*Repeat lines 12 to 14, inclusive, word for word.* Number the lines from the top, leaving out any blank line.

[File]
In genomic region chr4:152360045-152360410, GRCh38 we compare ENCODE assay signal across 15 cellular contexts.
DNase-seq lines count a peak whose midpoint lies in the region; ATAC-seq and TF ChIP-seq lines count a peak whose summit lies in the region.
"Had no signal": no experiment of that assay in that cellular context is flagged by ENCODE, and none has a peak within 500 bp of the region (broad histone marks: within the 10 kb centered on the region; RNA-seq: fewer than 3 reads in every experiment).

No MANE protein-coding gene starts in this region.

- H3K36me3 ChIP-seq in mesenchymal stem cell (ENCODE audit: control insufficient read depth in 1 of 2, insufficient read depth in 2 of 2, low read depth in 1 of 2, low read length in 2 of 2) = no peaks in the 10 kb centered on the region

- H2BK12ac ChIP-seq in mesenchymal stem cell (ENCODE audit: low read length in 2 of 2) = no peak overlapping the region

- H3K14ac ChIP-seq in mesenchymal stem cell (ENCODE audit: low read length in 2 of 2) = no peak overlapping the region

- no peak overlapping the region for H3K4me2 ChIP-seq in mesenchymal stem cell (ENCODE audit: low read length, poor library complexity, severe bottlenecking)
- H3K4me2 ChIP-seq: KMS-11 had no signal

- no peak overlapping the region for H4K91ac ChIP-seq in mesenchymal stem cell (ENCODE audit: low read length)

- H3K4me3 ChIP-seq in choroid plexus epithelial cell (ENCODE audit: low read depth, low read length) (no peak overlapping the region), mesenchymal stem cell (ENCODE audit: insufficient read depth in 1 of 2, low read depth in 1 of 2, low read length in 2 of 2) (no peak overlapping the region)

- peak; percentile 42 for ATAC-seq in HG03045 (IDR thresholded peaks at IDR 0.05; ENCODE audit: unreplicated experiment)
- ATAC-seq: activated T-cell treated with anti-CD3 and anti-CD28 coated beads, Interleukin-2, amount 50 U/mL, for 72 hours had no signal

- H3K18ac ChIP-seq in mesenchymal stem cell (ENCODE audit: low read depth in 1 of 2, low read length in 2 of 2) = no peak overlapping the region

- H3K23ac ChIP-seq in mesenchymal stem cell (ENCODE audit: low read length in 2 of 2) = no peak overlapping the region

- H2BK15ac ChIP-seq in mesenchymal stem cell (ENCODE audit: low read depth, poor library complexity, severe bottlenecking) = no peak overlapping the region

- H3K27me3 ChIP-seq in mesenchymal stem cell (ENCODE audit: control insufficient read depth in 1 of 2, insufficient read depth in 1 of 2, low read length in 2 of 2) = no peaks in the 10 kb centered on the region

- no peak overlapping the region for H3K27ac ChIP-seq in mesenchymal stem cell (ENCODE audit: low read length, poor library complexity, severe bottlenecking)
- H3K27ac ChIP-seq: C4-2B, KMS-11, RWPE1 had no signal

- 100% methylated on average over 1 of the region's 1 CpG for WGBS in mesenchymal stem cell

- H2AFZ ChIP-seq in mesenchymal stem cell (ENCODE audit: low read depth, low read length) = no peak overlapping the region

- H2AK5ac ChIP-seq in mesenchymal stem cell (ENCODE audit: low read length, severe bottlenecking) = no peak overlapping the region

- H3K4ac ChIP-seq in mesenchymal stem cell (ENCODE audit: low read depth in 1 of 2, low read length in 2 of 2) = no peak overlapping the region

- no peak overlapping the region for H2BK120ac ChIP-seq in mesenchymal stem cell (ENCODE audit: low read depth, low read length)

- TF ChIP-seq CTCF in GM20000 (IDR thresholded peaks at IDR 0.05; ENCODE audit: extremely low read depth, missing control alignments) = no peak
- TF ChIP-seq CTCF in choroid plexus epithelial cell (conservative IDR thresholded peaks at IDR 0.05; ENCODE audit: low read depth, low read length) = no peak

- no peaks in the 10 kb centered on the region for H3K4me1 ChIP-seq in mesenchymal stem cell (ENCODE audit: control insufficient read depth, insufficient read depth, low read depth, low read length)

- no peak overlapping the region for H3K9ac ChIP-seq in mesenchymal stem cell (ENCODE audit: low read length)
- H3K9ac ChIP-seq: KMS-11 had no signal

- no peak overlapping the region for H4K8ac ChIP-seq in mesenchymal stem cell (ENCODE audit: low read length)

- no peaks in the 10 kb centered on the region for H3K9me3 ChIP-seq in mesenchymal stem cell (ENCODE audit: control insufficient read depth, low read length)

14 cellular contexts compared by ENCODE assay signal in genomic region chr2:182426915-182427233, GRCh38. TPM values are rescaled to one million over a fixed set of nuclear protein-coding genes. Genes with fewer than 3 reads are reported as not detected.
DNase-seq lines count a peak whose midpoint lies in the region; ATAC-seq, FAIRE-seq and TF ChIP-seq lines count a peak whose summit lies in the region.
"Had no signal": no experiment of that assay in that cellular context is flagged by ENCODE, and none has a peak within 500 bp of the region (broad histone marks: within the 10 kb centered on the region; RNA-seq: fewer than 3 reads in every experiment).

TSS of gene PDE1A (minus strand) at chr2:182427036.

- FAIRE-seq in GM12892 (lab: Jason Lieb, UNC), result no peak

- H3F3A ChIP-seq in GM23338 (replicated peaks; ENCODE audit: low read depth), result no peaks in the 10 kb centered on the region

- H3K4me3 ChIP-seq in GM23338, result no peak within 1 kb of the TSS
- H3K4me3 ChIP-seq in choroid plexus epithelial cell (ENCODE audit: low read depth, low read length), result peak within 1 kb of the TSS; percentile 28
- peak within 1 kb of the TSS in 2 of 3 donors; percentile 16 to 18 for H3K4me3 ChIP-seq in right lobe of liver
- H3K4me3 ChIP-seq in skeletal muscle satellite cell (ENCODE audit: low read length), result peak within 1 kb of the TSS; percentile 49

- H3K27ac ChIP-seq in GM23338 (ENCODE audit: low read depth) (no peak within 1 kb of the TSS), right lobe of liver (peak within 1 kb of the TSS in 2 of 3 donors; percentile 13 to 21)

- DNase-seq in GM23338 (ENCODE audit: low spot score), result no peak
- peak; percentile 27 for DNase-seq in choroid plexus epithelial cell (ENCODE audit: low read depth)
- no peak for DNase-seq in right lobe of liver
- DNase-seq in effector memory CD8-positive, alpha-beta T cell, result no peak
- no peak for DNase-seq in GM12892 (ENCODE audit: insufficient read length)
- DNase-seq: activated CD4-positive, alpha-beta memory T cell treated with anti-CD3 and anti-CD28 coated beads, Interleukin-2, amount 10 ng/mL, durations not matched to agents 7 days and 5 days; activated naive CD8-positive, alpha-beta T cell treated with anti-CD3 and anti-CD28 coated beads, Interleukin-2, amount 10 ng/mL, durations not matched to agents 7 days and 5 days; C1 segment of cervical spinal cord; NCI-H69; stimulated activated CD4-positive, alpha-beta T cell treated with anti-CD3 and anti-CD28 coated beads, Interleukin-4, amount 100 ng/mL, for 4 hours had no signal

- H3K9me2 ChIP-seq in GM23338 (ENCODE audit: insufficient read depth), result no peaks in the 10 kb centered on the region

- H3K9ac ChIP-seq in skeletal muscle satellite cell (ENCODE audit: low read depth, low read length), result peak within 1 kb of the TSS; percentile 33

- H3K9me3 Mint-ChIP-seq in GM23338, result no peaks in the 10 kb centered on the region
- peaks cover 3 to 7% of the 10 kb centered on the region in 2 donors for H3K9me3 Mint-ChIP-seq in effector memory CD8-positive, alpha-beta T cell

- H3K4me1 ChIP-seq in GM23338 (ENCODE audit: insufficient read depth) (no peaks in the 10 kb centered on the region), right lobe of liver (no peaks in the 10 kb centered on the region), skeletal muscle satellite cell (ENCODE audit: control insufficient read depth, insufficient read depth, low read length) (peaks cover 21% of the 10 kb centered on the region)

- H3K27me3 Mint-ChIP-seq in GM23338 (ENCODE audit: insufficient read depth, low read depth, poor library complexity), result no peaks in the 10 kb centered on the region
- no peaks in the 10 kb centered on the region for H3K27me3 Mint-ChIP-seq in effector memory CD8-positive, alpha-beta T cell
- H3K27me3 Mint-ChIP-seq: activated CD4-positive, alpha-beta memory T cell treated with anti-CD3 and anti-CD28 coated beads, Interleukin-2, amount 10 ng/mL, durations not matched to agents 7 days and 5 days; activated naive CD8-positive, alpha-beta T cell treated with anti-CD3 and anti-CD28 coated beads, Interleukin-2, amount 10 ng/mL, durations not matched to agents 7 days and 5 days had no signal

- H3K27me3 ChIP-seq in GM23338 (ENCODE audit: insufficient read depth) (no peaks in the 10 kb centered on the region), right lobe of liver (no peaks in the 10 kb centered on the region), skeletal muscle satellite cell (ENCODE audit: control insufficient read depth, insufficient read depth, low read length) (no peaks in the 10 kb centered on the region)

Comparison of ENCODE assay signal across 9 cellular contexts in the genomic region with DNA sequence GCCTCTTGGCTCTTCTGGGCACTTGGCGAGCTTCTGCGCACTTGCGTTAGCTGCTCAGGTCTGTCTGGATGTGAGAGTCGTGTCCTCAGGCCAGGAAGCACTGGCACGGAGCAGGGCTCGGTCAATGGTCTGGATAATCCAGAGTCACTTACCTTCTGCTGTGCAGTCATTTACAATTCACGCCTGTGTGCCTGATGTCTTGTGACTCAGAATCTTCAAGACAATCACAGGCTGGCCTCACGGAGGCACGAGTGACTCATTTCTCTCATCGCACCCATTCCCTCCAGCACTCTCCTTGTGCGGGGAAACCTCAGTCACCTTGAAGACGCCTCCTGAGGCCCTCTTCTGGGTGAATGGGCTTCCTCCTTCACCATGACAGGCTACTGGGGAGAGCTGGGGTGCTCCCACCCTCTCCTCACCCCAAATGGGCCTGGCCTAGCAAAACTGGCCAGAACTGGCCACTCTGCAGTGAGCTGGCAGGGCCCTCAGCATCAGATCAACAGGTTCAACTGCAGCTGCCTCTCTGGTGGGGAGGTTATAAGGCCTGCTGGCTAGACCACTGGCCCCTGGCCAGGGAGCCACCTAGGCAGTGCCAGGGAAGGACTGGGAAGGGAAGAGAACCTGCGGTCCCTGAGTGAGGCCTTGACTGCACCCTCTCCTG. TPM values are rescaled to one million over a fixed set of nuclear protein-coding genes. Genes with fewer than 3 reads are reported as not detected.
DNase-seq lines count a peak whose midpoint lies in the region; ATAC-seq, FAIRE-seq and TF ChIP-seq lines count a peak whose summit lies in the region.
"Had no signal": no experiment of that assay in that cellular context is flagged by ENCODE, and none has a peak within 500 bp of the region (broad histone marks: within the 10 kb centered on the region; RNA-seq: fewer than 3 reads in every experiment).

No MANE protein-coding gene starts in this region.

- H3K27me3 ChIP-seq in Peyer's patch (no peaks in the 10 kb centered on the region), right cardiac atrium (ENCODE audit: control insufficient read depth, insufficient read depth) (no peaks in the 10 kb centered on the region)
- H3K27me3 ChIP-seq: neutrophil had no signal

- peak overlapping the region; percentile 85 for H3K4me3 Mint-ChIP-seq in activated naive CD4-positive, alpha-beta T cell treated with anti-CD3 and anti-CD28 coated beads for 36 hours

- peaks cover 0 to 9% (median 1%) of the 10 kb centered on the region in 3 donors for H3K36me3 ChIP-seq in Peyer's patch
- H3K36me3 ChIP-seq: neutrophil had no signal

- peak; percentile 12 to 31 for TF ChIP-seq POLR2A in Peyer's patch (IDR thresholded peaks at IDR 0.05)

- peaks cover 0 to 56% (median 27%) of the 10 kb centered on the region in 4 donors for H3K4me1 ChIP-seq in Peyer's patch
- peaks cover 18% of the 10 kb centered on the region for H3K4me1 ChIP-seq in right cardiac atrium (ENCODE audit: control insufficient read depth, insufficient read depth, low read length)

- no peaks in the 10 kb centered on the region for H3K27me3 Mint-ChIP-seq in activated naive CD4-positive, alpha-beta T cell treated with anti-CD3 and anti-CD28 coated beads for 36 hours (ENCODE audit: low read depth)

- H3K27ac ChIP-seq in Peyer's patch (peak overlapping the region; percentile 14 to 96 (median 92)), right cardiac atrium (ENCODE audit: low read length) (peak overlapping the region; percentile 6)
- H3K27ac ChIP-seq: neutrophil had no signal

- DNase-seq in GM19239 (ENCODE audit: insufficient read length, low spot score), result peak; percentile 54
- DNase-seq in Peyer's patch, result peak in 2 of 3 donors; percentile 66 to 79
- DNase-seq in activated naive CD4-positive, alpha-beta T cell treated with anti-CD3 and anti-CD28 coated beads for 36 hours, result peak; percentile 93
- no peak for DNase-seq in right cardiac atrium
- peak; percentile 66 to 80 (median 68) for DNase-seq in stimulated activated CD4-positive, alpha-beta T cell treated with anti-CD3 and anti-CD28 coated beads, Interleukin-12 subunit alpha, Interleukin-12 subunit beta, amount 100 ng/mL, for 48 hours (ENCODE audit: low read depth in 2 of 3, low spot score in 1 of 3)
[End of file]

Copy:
- peak; percentile 42 for ATAC-seq in HG03045 (IDR thresholded peaks at IDR 0.05; ENCODE audit: unreplicated experiment)
- ATAC-seq: activated T-cell treated with anti-CD3 and anti-CD28 coated beads, Interleukin-2, amount 50 U/mL, for 72 hours had no signal

- H3K18ac ChIP-seq in mesenchymal stem cell (ENCODE audit: low read depth in 1 of 2, low read length in 2 of 2) = no peak overlapping the region